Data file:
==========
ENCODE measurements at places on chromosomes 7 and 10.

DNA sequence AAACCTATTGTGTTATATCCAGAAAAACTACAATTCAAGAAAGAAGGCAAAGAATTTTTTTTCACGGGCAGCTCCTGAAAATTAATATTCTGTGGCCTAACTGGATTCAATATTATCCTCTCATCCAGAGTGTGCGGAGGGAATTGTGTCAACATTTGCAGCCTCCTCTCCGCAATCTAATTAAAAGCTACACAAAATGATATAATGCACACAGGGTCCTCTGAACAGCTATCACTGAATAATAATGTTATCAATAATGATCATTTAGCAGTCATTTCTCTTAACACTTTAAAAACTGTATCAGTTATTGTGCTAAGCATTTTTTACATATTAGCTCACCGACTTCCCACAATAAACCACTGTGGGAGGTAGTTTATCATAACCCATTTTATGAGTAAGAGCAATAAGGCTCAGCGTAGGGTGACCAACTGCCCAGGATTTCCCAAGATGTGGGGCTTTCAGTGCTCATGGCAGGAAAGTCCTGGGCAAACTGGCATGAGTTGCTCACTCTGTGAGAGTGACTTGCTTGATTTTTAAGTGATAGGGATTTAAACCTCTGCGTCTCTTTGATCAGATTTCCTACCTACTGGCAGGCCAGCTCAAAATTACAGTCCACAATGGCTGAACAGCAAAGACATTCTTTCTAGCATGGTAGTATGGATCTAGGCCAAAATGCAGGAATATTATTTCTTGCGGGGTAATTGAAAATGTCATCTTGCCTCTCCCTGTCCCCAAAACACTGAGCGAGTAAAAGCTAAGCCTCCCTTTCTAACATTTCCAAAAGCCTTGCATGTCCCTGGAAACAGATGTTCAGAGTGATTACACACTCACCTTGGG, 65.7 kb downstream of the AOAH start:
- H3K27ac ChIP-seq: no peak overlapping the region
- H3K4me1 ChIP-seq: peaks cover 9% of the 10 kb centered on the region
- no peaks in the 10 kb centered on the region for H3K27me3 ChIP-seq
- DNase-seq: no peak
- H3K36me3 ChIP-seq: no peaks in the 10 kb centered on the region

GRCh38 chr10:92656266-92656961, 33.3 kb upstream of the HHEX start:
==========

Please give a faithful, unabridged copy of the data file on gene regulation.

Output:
ENCODE measurements at places on chromosomes 7 and 10.

DNA sequence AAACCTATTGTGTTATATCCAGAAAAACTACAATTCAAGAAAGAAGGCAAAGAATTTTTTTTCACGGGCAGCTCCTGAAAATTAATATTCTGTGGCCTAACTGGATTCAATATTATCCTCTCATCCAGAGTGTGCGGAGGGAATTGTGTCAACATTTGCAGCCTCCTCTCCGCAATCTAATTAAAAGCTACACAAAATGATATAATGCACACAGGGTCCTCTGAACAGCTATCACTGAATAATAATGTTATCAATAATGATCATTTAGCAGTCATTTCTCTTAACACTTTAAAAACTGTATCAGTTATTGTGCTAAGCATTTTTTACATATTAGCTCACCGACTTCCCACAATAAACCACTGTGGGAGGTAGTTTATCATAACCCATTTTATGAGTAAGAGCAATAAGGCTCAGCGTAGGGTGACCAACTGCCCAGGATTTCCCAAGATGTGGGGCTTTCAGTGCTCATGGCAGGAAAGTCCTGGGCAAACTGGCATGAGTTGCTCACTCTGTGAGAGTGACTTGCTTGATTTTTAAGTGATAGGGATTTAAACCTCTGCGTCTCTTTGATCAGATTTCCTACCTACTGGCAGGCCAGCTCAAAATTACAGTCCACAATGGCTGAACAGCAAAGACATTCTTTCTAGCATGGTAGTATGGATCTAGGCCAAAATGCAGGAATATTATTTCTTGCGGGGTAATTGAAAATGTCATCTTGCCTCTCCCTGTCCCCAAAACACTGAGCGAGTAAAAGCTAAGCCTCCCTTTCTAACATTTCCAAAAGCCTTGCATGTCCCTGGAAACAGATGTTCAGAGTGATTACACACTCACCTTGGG, 65.7 kb downstream of the AOAH start:
- H3K27ac ChIP-seq: no peak overlapping the region
- H3K4me1 ChIP-seq: peaks cover 9% of the 10 kb centered on the region
- no peaks in the 10 kb centered on the region for H3K27me3 ChIP-seq
- DNase-seq: no peak
- H3K36me3 ChIP-seq: no peaks in the 10 kb centered on the region

GRCh38 chr10:92656266-92656961, 33.3 kb upstream of the HHEX start: